Kincardine.

 

Associated Chapels: Chapleton.

OS Ref: NH 938155  RCAHMS No: NH91NW 10

'Kinni-chairdin' is said to signify the 'tribe of friends'.

The church of Kincardine in very old indeed but the church at Kincardine may not be quite so ancient. Some scholars believe that the first church may, indeed, have been the one at Chapleton of Tulich although there is no doubt that the site where the present church stands is also very old. Locally, it is supposed to have been a Columban church  and the foundations of the present church are said to date from the 12th century and some parts of the present fabric are certainly pre-Reformation in date. Towards the end of the 15th century the church was partly destroyed by fire (see below).

Dedicated, some say, to St Erchan, Kincardine church stands within a graveyard of almost perfect 'Celtic' shape and dimensions above the valley of the Milton Burn which flows down from the Slugan Pass. In older times the people called it 'Eaglais Thomhaldaidh'. Nothing seems to be known of St Thomhaldaidh. Some writers say the church was dedicated to St Catharine but, if true, this is probably an inheritance from the Roman times when attempts were made to replace the old Celtic names.

There were glebe lands at Deishar where once stood the school.

The church was restored in 1897

 
St Erchan's Church at Kincardine.  
 

What appears to be an ancient font lies outside the door of the church. An old grave-safe used to thwart grave robbers.
 

The church is very well cared for and is well worth a visit.

Kincardine was a barony in the later middle ages and might also have been a thanage in earlier times and was in any event regarded as distinct from Rothiemurchus and Badenoch. It seems to have included the davoch of Tulloch, and, as has been noted above, there is Chapletown near Easter Tulloch. The relationship between this chapel and the parish church is not easy to resolve. Dr Forsyth* pointed out that a ridge at Wester Tulloch, about half way between Kincardine and Chapletown, is known as Imir Thomhaldidh. He also recounts a local legend to the effect that before the church was built at Kincardine an attemp was made to found it  at Wester Tulloch. Possibly the legend, preserved in a confused form, a memory that the chapel at Chapeltown was established first and dedicated to Tomhaldidh, and that the dedication was only at some later date transferred to Kincardine. In any event it appears that the davoch of Tulloch was provided with its own chapel and a fairly well-preserved site still exists at Chapelton consisting of an enclosure. The local tenant also tells of an old road which led down from Chapelton towards Kincardine. On this road, at the foot of Torr Hill, there is a place called in Gaelic "Staoir-na-Manach," the Monk's Bridge. "It is touching to picture the good Monk plodding his weary way from time to time through wood and moor, to hold service in the heights of Tulloch, and, finding the morass at the Torr almost impassable, taking pains to construct one of those rude crossing that served for bridges in those ancient days."*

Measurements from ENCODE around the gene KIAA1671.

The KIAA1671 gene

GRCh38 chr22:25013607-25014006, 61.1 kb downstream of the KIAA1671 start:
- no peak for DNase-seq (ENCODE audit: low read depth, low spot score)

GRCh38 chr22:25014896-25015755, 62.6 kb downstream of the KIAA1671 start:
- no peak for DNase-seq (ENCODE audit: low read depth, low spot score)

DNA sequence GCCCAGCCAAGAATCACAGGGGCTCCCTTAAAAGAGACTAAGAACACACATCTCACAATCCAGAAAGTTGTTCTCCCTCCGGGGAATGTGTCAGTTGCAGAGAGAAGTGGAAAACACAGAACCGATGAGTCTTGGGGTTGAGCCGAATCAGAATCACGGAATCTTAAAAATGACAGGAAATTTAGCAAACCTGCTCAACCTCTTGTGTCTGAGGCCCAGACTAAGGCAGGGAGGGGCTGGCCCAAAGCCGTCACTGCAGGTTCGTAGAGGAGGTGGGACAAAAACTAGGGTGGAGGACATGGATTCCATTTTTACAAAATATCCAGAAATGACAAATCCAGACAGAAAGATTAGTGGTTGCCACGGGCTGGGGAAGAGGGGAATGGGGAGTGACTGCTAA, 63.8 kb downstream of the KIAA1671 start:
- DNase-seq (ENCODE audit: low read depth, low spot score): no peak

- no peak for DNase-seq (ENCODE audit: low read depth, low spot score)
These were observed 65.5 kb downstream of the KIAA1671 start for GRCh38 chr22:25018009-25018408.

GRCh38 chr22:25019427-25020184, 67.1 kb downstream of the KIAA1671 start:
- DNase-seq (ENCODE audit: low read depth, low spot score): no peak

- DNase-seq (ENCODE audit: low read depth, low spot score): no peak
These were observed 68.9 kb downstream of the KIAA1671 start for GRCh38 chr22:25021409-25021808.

Forsyth goes on to tell a typically Highland tale regarding the Lairds, of Kincardine and Tulloch. It is said that the one wanted the church built on his land, and the other was as determined that it should be erected on his. Stones were brought and laid down in Tulloch, but in some mysterious fashion they found their way before morning to Kincardine. This happened several times. At last it was accepted as a sign from heaven, and the Church was built at Kincardine!

This lancet window shows the great thickness of the walls and is said to have been a 'leper squint'.

Chapman, in his MS History of the Grants, tells of a terrible tragedy that was enacted in the church of Kincardine. The story is that, in the 15th century, the Laird of Grant or his son was murdered by the Cummings (Comyns) when on a visit to the Barons of Kincardine. The murderers were pursued, and took refuge in the church. The Grants, with their friends, the Stewarts, shrank away from desecrating the holy place, when one of their number solved the difficulty by shooting a burning arrow into the heather-thatched roof. The building was soon in a blaze, and all the Cummings perished save one, a man of gigantic stature, who forced his way out, but was afterwards killed by the blow of a two-handed sword, "which sword," says the chronicler, "to this day lies in the representative of Clan Cheran's house."

Further Reading.

* "In the Shaddow of Cairngorm," Forsyth. W.  Inverness. Northern Counties Publishing Company. 1900. Chapter X.

 

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